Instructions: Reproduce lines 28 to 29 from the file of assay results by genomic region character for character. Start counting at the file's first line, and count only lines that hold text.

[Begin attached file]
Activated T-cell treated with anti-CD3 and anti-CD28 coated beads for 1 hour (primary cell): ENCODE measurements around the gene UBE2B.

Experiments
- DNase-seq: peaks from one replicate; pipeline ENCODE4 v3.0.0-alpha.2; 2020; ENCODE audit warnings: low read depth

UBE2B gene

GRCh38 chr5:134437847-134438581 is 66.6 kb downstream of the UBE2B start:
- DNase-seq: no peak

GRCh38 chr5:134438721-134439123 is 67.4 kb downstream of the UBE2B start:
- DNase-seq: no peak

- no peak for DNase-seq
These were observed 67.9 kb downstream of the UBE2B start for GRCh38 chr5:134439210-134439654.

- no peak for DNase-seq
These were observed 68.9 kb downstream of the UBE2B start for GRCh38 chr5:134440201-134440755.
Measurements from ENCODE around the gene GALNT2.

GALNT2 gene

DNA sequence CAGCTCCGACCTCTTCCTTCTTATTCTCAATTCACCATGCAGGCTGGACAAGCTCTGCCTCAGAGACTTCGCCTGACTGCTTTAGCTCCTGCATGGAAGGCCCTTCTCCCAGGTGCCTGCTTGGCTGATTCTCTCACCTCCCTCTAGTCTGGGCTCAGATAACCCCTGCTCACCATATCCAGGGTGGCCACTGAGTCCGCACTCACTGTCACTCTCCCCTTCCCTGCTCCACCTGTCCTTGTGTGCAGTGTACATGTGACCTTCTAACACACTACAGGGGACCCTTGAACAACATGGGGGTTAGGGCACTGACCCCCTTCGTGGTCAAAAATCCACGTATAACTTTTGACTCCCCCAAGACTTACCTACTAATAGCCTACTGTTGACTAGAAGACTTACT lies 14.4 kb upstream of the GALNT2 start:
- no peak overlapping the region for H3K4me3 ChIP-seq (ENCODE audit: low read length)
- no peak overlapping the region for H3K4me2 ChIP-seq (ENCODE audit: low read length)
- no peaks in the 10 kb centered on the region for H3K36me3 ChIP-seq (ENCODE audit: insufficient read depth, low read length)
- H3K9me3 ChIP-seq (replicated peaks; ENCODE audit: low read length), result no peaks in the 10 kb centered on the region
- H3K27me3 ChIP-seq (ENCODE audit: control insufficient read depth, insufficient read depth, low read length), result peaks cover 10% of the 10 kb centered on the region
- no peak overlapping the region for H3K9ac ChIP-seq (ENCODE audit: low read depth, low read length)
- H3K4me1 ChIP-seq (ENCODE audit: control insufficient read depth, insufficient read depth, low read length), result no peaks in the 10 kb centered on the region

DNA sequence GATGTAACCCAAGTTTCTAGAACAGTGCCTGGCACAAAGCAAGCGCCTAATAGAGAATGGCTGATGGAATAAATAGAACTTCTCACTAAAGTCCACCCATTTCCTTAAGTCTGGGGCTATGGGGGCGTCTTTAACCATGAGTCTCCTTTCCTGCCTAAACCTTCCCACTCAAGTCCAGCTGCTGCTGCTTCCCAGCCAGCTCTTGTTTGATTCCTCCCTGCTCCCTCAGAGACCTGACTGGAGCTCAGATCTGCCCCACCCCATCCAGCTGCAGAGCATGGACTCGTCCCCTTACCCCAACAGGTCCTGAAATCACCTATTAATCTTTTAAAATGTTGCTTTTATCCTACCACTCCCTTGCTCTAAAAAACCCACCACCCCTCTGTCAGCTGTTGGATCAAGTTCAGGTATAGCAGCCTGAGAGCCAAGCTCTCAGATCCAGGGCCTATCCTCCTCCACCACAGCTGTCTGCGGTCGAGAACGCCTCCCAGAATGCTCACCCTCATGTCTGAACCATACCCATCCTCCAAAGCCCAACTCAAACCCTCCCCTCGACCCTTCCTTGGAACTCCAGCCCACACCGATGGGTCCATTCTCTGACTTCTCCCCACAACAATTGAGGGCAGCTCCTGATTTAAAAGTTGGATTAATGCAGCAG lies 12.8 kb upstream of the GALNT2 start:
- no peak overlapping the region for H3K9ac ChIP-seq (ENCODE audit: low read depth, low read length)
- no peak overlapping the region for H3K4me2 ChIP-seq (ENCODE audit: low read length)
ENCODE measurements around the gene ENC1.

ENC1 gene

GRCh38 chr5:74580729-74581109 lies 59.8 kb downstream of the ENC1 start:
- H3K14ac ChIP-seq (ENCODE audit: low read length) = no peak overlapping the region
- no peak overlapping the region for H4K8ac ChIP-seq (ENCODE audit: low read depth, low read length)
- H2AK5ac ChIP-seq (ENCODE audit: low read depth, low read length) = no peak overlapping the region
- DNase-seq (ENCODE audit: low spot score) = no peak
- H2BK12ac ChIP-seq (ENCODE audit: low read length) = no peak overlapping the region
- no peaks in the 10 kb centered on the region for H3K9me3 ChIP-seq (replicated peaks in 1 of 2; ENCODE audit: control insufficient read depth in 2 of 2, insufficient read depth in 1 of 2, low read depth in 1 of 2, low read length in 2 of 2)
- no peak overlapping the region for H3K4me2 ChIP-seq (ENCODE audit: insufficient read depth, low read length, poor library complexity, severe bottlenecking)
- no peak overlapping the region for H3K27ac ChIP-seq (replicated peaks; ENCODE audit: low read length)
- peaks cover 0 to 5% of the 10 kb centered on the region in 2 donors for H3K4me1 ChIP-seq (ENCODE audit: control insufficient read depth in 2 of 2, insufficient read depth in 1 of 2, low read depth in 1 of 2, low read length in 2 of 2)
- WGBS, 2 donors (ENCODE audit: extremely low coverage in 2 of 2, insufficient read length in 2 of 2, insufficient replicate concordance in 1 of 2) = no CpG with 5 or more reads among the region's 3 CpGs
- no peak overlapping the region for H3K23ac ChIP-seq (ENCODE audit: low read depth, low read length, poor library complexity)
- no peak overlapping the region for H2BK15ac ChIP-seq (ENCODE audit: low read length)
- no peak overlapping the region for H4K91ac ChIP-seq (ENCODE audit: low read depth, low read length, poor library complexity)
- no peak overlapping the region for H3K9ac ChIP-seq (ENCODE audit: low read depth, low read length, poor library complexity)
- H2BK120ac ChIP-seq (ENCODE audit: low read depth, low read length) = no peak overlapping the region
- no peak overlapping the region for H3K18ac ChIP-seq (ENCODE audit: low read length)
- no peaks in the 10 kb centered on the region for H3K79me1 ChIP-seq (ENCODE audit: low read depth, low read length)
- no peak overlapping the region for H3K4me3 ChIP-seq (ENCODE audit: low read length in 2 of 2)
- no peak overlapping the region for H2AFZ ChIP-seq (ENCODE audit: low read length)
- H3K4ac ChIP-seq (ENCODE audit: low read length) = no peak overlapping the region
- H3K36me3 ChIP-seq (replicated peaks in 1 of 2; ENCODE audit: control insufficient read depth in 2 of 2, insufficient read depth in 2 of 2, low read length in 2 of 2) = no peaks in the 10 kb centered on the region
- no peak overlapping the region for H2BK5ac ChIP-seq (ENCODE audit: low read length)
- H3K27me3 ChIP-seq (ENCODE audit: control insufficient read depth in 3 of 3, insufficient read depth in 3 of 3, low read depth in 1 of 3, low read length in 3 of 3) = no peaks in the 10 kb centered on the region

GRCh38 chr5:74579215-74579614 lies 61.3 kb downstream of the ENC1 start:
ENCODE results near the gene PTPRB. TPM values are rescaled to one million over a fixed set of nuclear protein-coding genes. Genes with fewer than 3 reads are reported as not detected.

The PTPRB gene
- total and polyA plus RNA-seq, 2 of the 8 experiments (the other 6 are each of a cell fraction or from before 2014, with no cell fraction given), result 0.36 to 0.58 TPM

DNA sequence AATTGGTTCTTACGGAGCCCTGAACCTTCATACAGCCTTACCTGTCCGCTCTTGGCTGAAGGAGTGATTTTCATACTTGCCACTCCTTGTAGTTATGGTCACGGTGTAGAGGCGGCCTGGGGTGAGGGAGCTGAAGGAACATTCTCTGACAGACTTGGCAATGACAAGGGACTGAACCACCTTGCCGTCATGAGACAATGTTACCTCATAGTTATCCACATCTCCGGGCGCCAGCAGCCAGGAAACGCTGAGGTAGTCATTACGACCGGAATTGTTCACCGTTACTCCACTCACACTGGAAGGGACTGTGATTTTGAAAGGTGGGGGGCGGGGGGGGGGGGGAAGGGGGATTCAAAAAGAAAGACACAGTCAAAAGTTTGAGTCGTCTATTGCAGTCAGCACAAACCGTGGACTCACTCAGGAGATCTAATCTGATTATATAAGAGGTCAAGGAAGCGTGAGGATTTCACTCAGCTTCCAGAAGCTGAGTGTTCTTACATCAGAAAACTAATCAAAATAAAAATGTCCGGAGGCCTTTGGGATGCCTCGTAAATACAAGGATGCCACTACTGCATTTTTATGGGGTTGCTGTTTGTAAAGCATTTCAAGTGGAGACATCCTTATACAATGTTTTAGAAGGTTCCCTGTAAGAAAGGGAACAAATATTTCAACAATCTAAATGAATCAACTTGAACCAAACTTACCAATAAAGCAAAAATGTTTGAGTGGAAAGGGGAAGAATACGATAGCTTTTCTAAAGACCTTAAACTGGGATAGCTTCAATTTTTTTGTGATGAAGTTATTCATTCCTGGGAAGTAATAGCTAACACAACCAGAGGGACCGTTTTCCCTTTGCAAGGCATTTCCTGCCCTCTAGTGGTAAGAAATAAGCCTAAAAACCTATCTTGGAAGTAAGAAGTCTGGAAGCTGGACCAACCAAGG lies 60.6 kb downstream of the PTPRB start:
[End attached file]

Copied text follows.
GRCh38 chr5:74580729-74581109 lies 59.8 kb downstream of the ENC1 start:
- H3K14ac ChIP-seq (ENCODE audit: low read length) = no peak overlapping the region